It’s crazy how many people don’t know that there are different types of plungers to begin with…
But the big question is… Have you been using the wrong plunger to unclog drains and not even realize it? The chances are likely. It turns out that your typical plunger isn’t efficient at unclogging toilets.
With clogged drains being one of the leading problems in a household. It’s necessary for everyone to know how to unclog a toilet– as well as being able to use the proper tool for the job.
So let’s make your life easier by using the proper plunger for efficient and effect clog repair! Here are the 3 most important plungers, and how to use them:
ONE, The Common Sink Plunger A.K.A “The Cup Plunger”
This is usually what comes to mind when people think of plungers. Sink plungers are made up of a straight (usually wooden) handle and rubber cup. These plungers only work properly on flat surfaces. The cup needs to lay flat over the drain and create the vacuum necessary to dislodge the clog. The curve of a toilet bowl doesn’t allow the proper seal to occur, therefore making this plunger ineffective on sinks. This plunger is able to create both positive and negative pressure. Positive pressure is created by forcing the cup down and negative pressure is created by the vacuum effect when pulled away from the fixture.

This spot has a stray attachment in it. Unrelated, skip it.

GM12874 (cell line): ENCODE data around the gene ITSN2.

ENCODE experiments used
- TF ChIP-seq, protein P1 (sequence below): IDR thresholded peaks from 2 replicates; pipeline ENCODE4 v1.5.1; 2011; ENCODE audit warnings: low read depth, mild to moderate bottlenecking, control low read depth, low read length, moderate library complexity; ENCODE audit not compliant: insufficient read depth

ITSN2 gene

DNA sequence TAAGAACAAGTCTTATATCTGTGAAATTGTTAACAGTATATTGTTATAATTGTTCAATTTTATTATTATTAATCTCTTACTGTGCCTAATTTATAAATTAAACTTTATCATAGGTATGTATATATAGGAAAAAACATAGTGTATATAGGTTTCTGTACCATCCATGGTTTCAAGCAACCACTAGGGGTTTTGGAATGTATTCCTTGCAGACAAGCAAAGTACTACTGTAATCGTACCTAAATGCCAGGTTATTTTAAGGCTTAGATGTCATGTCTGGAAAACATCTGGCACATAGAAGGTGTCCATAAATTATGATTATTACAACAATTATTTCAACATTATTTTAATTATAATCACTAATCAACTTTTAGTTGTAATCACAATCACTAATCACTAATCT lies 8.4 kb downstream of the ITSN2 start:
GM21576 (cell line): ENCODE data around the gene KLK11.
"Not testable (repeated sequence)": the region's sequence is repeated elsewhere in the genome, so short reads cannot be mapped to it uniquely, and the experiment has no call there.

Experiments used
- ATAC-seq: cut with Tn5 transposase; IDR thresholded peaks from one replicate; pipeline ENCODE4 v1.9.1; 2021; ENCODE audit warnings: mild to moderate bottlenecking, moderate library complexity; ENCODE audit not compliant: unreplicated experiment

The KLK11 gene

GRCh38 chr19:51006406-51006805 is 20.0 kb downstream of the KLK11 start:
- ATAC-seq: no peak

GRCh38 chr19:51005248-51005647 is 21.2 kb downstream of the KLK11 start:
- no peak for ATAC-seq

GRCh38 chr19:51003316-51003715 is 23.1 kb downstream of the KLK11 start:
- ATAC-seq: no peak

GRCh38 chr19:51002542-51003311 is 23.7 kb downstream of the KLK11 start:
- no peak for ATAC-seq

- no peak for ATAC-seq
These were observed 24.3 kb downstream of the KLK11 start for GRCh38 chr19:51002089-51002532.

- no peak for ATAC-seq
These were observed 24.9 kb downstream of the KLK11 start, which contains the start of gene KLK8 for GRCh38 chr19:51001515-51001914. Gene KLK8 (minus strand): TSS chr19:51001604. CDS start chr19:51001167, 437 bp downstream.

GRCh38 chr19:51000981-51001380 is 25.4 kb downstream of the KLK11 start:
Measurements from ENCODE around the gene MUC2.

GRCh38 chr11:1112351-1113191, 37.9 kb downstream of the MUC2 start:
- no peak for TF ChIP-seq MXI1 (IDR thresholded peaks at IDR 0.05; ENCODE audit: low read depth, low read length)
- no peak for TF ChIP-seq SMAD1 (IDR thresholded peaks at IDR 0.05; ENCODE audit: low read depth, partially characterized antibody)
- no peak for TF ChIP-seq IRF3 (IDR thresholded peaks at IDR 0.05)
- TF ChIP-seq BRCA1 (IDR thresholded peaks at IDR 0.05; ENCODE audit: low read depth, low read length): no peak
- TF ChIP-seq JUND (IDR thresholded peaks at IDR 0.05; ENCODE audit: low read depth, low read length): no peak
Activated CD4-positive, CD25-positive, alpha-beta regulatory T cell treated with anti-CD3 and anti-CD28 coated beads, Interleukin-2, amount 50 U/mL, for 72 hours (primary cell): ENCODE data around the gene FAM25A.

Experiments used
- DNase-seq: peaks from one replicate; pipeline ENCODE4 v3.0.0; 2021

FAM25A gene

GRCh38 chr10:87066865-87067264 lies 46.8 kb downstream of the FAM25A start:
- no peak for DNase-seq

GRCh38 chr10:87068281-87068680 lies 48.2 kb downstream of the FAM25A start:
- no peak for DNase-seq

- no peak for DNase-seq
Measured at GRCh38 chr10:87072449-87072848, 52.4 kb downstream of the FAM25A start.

Use this for: Bathroom sinks, tubs, kitchen sinks, or anything with a flat like surface.
TWO, Toilet Plunger A.K.A “Flange Plunger”
Although it’s called a toilet plunger, this plunger provides the flexibility to fit in just about any drain. This plunger has a cup-like that of a sink plunger but also has a soft rubber flap that folds out from inside the cup. The fold-out flap fits well over the curved toilet drain, which provides the necessary suction needed. The flange (soft rubber flap) can be tucked into the cup and the plunger can be used as a cup plunger. Although this plunger is very versatile, we do not recommend using the same plunger on both toilets and sinks. This is unhygienic and could lead to cross-contamination.
Use this for: Any toilets, sinks, or tubs!
THREE, Accordion Plunger
The accordion plunger is made up of hard plastic. While it can produce a lot of force, it is not very easy to use. The plastic is very hard, so creating a vacuum seal over the drain can be challenging. Keep in mind that since this plunger is made of plastic it can possibly scratch the surfaces of your toilet, unlike other rubber plungers that will not.
Use this for: Toilets only.
Now that we have the types out of the way…
Here are our purging tips to keep in mind when getting the job done.
- Use the Correct Plunger: Use this guide to select the right plunger for the best results.
- Plunge Straight: Plunging at an angle won’t provide the proper force and can cause the seal to come loose. Plunge straight up and down at a vertical angle to get the most out of your pumps.
- Create Suction: Get air out of the plunger cup by slowly pressing down to create suction. This reduces the air contained in the cup and creates a better seal.
- Submerge Plunger: Make sure the plunger is submerged with water. If there is not enough water to cover the plunger cup, add water to the area.
- Maintain Plungers: Any tears of the cup or bell of the plunger will result in a poor vacuum seal and loss of pressure. Plungers should also be kept clean and dry when not in use to prevent cracking, ripping, or growth of mold and mildew.
When it doubt…CALL A LOCAL PLUMBER!
To schedule, an appointment with a plumber in Surrey, BC, contact Sabtech Plumbing & Drainage. Today.